Community Network

Reform proposals will speed up integration and improve patient care

Community Network

Commenting on the Government’s White Paper for NHS reform, NHS Confederation director of Communications Daniel Reynolds and NHS Providers director of policy and strategy Miriam Deakin, representing the Community Network, said:

“Better integration between health and care services is vital for improving patient care. Community health services, which already work closely with social care, GP and hospital services, are key to driving that change. These proposals will move us forward.

“At the same time, the proposals in the white paper are wide-ranging and we must be mindful of the timeline for implementing them, considering the  operational pressures the system is under. In the coming months the Department of Health and Social Care and NHS England will need to engage in the detail of the proposals and seek consensus on any issues to be resolved.

“For community providers, proposals to put in place a legal framework for Discharge to Assess are particularly important. The legal framework that is being proposed will replace current requirements for all Continuing Healthcare and Care Act assessments to take place prior to discharge, and allow assessments to take place after an individual has been discharged from acute care. These proposals are consistent with the existing direction of travel during the COVID-19 pandemic however we would question whether primary legislation is required to make this happen or whether guidance could work effectively and avoid recreating a new statutory model that is too prescriptive.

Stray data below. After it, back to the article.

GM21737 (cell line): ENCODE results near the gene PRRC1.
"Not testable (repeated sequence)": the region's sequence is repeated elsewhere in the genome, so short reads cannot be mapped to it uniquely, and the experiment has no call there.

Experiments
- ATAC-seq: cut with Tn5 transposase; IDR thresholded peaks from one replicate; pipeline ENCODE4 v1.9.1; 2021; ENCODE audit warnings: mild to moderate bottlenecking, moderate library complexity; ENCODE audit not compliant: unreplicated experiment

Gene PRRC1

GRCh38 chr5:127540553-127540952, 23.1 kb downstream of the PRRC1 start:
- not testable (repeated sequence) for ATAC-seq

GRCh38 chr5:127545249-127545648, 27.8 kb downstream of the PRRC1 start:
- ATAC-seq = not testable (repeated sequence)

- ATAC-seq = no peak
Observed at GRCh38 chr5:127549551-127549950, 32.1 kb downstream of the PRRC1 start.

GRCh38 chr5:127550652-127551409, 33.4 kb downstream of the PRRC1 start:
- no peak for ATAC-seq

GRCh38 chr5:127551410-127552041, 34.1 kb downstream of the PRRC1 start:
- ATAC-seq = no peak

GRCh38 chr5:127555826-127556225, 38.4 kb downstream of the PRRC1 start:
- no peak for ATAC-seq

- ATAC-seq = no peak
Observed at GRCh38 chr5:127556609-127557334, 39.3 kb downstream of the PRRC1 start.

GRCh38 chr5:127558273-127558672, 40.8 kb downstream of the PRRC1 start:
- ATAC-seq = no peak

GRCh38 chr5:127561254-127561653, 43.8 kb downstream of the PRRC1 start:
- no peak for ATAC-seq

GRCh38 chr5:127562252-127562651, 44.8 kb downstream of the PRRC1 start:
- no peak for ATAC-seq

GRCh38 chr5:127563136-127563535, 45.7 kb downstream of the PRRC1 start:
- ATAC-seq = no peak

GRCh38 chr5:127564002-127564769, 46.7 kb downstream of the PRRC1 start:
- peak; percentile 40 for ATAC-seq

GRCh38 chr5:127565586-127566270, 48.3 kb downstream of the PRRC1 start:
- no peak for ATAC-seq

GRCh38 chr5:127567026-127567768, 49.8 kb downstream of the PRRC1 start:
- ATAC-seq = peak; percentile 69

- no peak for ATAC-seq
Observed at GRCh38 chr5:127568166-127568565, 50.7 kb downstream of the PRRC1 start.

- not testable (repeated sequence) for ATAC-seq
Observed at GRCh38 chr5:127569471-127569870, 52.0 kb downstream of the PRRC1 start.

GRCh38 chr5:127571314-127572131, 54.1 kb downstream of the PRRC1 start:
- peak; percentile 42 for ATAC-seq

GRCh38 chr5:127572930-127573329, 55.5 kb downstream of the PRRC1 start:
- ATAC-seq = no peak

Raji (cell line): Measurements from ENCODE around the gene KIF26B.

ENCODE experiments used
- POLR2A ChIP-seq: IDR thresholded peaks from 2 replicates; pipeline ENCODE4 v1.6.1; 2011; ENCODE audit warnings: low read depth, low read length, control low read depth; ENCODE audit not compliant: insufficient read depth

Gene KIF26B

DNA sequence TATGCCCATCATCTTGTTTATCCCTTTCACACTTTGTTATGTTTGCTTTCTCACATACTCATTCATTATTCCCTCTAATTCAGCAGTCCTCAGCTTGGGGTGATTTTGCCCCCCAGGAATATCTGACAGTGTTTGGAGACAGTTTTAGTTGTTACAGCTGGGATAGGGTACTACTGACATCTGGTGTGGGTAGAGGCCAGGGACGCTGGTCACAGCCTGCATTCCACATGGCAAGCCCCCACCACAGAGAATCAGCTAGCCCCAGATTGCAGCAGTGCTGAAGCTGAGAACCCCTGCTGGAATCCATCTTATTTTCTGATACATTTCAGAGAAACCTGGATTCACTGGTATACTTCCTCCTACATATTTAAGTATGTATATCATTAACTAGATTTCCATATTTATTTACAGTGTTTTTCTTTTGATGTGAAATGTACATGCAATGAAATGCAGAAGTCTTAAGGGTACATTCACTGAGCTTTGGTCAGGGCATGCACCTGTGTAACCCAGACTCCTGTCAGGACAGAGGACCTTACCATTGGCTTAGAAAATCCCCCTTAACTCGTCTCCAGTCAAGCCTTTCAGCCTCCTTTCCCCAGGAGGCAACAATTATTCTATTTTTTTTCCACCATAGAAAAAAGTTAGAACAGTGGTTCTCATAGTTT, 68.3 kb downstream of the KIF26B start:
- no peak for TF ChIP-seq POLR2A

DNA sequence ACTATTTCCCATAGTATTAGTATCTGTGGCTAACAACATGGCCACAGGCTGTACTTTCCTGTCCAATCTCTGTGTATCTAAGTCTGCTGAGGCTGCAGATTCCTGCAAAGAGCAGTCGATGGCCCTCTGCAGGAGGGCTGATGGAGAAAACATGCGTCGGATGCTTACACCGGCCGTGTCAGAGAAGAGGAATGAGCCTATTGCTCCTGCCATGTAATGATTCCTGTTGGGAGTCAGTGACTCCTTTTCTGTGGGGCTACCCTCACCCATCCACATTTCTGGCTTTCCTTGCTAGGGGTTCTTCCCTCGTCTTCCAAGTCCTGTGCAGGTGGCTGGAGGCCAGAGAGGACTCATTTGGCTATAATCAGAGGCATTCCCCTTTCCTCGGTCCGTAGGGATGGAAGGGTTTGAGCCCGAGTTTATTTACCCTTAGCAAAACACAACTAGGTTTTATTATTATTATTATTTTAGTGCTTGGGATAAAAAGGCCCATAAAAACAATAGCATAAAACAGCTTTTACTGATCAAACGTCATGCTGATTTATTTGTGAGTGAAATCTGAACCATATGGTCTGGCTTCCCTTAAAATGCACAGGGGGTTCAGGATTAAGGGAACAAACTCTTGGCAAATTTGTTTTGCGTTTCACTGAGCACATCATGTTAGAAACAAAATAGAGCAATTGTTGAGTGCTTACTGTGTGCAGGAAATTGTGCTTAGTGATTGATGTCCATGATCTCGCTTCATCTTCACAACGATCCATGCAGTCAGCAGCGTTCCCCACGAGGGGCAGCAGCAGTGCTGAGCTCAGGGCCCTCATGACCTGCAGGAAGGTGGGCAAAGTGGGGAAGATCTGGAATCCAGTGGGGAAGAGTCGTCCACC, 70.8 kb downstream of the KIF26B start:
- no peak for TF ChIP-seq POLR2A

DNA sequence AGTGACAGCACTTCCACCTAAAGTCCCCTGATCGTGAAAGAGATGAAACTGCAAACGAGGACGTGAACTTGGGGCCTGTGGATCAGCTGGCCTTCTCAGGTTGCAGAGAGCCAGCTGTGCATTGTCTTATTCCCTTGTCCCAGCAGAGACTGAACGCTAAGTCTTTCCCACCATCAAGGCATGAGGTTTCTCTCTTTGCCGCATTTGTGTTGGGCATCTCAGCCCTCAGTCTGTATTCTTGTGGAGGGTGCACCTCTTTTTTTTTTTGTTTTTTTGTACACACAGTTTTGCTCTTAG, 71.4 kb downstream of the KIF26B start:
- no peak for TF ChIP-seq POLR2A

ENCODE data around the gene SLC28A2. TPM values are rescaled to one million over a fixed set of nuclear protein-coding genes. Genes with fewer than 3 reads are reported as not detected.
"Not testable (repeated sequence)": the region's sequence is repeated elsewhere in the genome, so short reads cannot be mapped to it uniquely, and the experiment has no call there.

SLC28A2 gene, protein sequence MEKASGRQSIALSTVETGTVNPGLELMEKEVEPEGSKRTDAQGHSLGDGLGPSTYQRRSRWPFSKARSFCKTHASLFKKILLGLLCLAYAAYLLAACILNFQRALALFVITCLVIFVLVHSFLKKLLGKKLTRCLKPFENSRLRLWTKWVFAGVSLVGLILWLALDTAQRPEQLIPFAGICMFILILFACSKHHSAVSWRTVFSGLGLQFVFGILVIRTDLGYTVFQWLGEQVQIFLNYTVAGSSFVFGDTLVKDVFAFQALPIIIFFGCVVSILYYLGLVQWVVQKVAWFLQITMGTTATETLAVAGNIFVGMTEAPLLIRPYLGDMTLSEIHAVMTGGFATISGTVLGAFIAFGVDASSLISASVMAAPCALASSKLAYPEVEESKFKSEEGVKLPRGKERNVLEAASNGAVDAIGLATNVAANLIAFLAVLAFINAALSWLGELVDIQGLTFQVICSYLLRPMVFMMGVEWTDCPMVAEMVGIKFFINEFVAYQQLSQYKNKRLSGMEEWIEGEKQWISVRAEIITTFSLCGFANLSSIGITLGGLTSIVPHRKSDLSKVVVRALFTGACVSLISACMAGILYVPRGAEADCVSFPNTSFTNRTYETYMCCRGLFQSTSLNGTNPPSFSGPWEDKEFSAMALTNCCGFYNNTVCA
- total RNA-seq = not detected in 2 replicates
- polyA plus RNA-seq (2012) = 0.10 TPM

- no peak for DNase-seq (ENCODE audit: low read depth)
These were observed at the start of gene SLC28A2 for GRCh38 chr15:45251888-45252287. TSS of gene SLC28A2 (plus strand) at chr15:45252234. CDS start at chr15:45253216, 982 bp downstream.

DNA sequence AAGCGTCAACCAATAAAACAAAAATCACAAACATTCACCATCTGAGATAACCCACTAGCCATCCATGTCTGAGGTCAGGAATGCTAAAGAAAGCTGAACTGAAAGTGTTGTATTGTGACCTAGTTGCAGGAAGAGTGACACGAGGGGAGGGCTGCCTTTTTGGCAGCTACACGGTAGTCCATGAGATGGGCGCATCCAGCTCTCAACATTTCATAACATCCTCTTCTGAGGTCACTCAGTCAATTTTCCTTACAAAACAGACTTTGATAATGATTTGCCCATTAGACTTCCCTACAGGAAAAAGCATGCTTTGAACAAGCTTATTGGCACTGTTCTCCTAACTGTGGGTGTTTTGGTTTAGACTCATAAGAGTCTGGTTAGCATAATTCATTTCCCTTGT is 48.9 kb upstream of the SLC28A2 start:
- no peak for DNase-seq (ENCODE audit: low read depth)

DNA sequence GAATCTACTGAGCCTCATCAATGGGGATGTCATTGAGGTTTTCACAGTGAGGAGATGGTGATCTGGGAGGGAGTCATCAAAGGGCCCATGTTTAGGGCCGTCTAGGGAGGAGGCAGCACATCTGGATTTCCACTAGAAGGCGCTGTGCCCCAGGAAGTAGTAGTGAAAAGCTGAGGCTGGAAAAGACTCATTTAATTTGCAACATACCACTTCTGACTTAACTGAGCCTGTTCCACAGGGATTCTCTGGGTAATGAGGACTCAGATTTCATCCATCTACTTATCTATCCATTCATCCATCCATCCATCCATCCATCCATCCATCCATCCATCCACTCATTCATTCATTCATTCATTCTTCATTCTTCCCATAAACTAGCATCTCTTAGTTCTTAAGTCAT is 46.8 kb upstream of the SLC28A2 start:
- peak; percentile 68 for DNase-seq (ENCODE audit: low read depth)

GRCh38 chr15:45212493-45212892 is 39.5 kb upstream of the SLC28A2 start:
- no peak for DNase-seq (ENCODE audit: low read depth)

“We also welcome proposals to simplify procurement processes, which divert time and money away from improving patient care. This is especially important for community providers who often face regular re-tendering processes under contracts with local authorities (under immense financial pressure).
 
“However, we also acknowledge that local authorities and the NHS are subject to the same competitive procurement regime, and the creation of two separate regimes for councils and the NHS has the potential to cause tensions and fragmentation. Considering this, the Government must engage meaningfully with both local authorities and NHS providers of community services to fully evaluate the risks and benefits of reform.”
 
“We also note a range of provisions in support of public health including the creation of the National Institute for Health Protection.  While any focus on public health is welcome, we look forward to a much fuller debate on tackling the wider determinants of health, reducing health inequalities and ensuring vital preventative services have the stable, long term funding.”

“As the Bill progresses, we look forward to working with the Community Network, Government and others to ensure the views of community providers are appropriately reflected.”

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